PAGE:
Airbnb takes to Tallahassee TV to promote vacation rentals - Florida Politics

Airbnb takes to Tallahassee TV to promote vacation rentals

Airbnb is launching a television commercial this week in Tallahassee to convince Florida Legislators of the back-home support for vacation rentals, which again are facing the prospect of legislation over whether and how local governments can regulate them.

The new commercial running this week in the Tallahassee market, “Airbnb citizen,” features Pensacola Mayor Ashton Hayward talking about how vacation rental homes give visitors the “authentic experience” of tourism in Florida.

The ad is also being heavily promoted on social media throughout Florida.

As video shows some of the more quaint of Pensacola neighborhoods, screen text notes the average Airbnb host makes $6,700 a year in rentals, and that Airbnb vacation rental homes hosted 2.5 million visitors this year. “Our visitors have stayed in these neighborhoods and it makes the experience far more unique,” Hayward says.

Below the surface the legislative debate playing out in committee meetings may be between the vacation rental industry and its marketing giants including Airbnb and HomeAway, versus traditional hotels, motels and bed and breakfasts. But it’s also a debate between state government and county and local governments, with the county and local governments preparing again to defend counties’ and cities’ abilities to regulate vacation rental homes.

Scott Powers is an Orlando-based political journalist with 30+ years’ experience, mostly at newspapers such as the Orlando Sentinel and the Columbus Dispatch. He covers local, state and federal politics and space news across much of Central Florida. His career earned numerous journalism awards for stories ranging from the Space Shuttle Columbia disaster to presidential elections to misplaced nuclear waste. He and his wife Connie have three grown children. Besides them, he’s into mystery and suspense books and movies, rock, blues, basketball, baseball, writing unpublished novels, and being amused. Email him at scott@floridapolitics.com.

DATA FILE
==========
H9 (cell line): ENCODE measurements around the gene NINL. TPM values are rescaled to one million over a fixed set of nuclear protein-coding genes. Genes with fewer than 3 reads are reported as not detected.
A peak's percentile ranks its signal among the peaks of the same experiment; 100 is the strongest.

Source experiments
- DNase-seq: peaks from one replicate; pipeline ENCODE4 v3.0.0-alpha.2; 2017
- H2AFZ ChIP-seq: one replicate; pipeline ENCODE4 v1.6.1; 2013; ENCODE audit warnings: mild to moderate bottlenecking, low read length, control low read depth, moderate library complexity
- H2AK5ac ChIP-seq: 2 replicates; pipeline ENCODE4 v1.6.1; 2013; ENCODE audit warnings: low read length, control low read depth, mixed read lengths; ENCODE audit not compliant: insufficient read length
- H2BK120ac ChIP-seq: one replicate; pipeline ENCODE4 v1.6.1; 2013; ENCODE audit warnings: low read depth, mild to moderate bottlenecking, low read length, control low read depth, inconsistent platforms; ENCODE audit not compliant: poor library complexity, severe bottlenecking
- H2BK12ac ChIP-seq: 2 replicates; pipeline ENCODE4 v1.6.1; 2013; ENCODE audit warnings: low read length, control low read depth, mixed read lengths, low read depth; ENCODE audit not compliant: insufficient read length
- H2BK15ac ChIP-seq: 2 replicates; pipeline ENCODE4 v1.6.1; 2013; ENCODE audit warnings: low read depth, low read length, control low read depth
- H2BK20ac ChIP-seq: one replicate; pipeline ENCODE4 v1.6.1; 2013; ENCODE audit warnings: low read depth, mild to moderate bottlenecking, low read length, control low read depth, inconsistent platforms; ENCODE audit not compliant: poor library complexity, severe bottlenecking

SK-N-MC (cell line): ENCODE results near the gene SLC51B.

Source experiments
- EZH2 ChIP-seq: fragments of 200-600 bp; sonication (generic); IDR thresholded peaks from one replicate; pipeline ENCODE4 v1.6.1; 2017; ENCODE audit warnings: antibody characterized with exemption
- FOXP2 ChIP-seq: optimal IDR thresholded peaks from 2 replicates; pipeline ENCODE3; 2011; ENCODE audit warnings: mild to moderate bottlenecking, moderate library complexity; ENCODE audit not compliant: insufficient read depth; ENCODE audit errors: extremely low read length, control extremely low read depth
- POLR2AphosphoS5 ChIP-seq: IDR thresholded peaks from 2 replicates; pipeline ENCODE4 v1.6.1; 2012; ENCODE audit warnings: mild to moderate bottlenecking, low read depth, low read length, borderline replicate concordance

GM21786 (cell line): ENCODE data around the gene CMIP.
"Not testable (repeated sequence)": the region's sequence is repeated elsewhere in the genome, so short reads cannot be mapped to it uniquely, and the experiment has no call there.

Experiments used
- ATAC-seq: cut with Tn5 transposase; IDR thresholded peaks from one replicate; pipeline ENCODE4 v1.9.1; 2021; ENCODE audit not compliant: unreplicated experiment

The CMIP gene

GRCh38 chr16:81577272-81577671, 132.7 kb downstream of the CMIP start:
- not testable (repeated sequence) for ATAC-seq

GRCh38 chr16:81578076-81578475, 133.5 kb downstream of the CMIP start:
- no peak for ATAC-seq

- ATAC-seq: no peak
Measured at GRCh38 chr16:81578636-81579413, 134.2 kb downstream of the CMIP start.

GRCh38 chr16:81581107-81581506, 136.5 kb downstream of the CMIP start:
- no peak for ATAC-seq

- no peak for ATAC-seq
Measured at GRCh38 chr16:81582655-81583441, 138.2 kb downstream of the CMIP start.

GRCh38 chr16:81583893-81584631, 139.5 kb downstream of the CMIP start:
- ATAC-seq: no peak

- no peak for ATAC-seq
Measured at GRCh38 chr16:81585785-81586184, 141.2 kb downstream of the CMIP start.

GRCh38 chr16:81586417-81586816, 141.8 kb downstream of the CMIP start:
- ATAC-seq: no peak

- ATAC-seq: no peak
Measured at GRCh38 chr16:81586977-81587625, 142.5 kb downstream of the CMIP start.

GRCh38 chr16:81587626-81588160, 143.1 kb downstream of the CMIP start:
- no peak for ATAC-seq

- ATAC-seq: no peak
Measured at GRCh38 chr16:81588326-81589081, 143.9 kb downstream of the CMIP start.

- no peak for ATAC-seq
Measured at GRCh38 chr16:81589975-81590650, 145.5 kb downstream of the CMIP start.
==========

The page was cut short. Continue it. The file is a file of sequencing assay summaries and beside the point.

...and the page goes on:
3 Comments

  1. What about the neighbors losing their neighborhood to transient renters? People move to neighborhoods for community, not to live next to rotating groups of dozens of people in houses owned by investors. As the Chicago Tribune reported, 81% of Airbnb profits are from whole-house investor-owned properties. Soon, if some of the legislators have their way, neighborhoods zoned single-family will be full of short-term renters, who have driven out people who moved into a neighborhood for a sense of community.

    Emile Brinkmann, the retired Chief Economist of the Mortgage Bankers Association in DC, who spent years running a research group dedicated to housing said: “I cannot think of an action that would be more destructive to the fabric of neighborhoods and the well-being of homeowners than the legalization of STRs for the benefit of a few.”

  2. With the knowing traffic of travelers wanting to stay in Florida, constitutes earnings and taxation in the state. Vacation rental business creates jobs, building up the economy and foster tourism in Florida, and as well as on the most US states in which vacation rentals exists. Let’s not only focus on the limitations which is brought by this industry, rather we all extend hands to set to convert those limitations into strength, By then we will be to experience economic progress and continued business to its business partners. Please check http://rentalo.com to learn about vacation rentals.

    1. Self-serving response. Solicitation for business. Shouldn’t be allowed to post on the site.
      People who moved into communities that are zoned single-family want neighbors, not rotating groups of weekly/daily strangers. Think about Anna Maria Island – 20% of the residents have move out because they no longer have a community. No one is opposed to short-term rentals, but there is a place for them – and it’s NOT in communities zoned single-family.

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